Word/ Phrase Index
There are several levels of disorientation that occur in telematic performance projects -- spatial and temporal as well as conceptual. The first first disorientation was spatial -- looking at the other video stream from the other space coming in at an 8 second lag and trying to determine which direction in that space others were facing. The media space (as manifest in the projected video image) is also fundmentally distorted (with its expanding perspective).
One strategy for dealing with these issues was to place white gaffer tape on the floor related to north, south, east and west and in a precise and constant orientation to a fixed camera. This spatial disorientation was quite quickly overcome. The conceptual disorientation was of a compositional nature -- as expressed by one of the choreographers, Jennifer Tsukayama, who referred to it once as similar to trying to play 3-D Tic-Tac-Toe. She has also written a bit about this under compositional strategies.Questions and Answers:
Question #12: discuss a bit the varying degrees of 'disorientation' you have felt this week.
Answer #1: I found the time lag more disorientating than the spaces. As a dancer, I am used to working with a beat or a visual or internal cue. With the time lag, we had to remember to start our material 8 seconds early or 8 seconds late and this I found more confusing. (Kenneth Balint - dancer)Answer #2:
It is well worth mentioning the physical disorientation I have experienced in moving my physical body/location from Europe to the US - Britain to Arizona to be more precise.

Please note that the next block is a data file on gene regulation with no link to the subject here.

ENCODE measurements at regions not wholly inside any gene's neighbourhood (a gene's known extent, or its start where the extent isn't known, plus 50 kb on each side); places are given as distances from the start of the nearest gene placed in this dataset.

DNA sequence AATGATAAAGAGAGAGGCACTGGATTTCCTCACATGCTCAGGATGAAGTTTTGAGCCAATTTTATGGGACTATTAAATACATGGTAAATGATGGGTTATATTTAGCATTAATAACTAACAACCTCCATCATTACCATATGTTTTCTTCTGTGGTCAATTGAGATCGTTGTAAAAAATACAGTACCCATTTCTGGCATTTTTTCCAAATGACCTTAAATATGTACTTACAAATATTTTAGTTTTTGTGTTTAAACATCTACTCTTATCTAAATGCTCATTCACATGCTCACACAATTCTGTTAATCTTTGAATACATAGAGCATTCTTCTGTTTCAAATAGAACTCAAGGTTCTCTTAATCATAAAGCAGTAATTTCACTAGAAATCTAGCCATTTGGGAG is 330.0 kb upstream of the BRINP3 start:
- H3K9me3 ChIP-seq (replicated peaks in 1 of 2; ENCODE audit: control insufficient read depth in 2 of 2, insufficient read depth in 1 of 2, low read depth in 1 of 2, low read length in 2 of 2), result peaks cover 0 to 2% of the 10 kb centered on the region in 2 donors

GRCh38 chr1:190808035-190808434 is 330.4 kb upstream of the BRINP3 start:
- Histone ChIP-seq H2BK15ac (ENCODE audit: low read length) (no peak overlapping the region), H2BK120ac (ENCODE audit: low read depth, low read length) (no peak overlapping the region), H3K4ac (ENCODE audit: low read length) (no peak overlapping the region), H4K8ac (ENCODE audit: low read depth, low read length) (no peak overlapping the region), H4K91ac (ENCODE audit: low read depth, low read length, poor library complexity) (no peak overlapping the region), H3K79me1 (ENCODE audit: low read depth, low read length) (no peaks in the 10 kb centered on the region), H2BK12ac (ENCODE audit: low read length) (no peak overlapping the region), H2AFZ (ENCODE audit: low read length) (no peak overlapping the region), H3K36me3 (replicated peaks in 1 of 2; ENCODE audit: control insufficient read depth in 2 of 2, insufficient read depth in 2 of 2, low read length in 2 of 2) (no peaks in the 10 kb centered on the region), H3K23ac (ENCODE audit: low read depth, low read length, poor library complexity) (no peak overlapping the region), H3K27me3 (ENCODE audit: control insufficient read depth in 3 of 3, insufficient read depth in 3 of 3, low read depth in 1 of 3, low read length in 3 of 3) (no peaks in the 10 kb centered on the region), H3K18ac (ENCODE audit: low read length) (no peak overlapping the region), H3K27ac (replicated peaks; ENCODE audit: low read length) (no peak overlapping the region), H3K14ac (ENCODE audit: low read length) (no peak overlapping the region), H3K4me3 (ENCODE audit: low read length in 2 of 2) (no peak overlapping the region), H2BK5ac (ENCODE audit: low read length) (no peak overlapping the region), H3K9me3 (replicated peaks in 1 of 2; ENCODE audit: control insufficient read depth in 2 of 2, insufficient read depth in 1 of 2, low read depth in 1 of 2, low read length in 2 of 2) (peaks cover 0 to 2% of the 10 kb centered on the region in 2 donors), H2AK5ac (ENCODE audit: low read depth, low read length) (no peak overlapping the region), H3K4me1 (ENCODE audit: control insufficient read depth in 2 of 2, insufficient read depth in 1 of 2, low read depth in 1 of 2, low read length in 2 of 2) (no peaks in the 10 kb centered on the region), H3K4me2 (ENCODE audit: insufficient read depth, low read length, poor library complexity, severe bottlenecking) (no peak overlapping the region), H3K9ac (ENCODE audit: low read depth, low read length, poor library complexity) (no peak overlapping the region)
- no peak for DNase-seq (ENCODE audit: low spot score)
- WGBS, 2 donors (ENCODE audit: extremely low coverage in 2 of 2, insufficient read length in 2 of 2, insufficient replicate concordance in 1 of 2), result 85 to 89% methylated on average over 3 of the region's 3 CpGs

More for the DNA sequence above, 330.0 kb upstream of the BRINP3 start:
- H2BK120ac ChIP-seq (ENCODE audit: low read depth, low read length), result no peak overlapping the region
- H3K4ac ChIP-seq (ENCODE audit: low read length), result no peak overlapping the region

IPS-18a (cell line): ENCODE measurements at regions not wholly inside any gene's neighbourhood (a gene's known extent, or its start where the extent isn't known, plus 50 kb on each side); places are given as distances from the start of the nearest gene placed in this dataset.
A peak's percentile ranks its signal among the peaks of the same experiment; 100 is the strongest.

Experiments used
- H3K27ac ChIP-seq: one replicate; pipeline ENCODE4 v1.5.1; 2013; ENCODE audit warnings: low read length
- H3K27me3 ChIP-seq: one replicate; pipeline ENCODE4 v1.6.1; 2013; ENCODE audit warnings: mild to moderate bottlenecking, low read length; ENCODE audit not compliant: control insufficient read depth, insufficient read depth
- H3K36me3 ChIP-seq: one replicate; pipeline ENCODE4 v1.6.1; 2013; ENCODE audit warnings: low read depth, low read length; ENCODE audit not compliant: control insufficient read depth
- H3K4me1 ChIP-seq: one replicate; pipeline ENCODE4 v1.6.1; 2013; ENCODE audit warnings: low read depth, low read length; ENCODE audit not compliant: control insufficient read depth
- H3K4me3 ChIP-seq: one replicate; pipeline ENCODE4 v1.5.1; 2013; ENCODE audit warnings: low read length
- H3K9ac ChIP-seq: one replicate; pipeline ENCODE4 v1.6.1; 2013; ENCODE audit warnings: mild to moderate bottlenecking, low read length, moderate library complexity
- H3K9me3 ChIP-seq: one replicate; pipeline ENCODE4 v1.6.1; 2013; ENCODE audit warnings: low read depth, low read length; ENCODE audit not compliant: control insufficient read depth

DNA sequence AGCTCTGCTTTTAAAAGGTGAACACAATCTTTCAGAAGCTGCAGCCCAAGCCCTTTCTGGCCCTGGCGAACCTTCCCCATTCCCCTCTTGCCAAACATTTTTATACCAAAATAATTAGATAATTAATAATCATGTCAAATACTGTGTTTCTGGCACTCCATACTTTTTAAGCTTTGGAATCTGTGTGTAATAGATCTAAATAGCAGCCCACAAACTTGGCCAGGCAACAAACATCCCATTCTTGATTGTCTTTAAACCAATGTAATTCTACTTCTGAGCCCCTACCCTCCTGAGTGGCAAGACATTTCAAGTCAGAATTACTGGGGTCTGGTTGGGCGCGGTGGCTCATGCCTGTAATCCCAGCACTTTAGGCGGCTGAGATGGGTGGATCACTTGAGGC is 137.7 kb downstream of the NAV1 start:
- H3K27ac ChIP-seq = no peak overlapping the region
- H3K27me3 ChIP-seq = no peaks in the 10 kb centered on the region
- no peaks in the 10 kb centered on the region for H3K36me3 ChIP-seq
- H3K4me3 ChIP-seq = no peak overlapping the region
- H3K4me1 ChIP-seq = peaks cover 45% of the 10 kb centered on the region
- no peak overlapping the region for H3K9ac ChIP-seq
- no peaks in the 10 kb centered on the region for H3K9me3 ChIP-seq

Time difference - the 5 of us that did this long journey spent 11-12 hours in the air under this strange air compression that after such long flights seems to totally change your body sending your outsides in and your insides into minuteness. On arrival we needed to turn our clocks back 8 hours - gaining half a day. A good thought to gain time but what a bizzare disorientation this creates.
Temperature - moving from 16C in Europe when we left to 102 - 114F ( need to get consistency of temp here ) here in the Arizona desert also has a major effect physically - dehydration from the flight doubles as soon as you land , you seemingly never sweat while losing water at all times.
The first 4 days for me were extreme - waking at mad hours - hungry in the wrong places in the day - a light head that was fuzzy and floating (quite a nice feeling - like having taken a weak Ecstacy tablet - but not great when 1) you have to work full on and 2) you know it is because your body is still drying out from the out to the inside)
Signage, currency, hugeness, palm trees, misters, online 24 hours a day, petrol/food so so cheap, many many things suggesting to your body non memory that you are now in a very different world - not reality in terms of ones 'normal' reality, not virtuality ( although you do wonder at times! ) - maybe more of a ' hyper reality ' where one is over aware, over sensing and perceptions are on over load.
During those few days I was reading the inputs to Digi Bodies - a Canadian/Hungarian mailing list being moderated by Sara Diamond - www.ping.ca - a fascinating experience reading others talking what I was experiencing. (Ghislaine Boddington)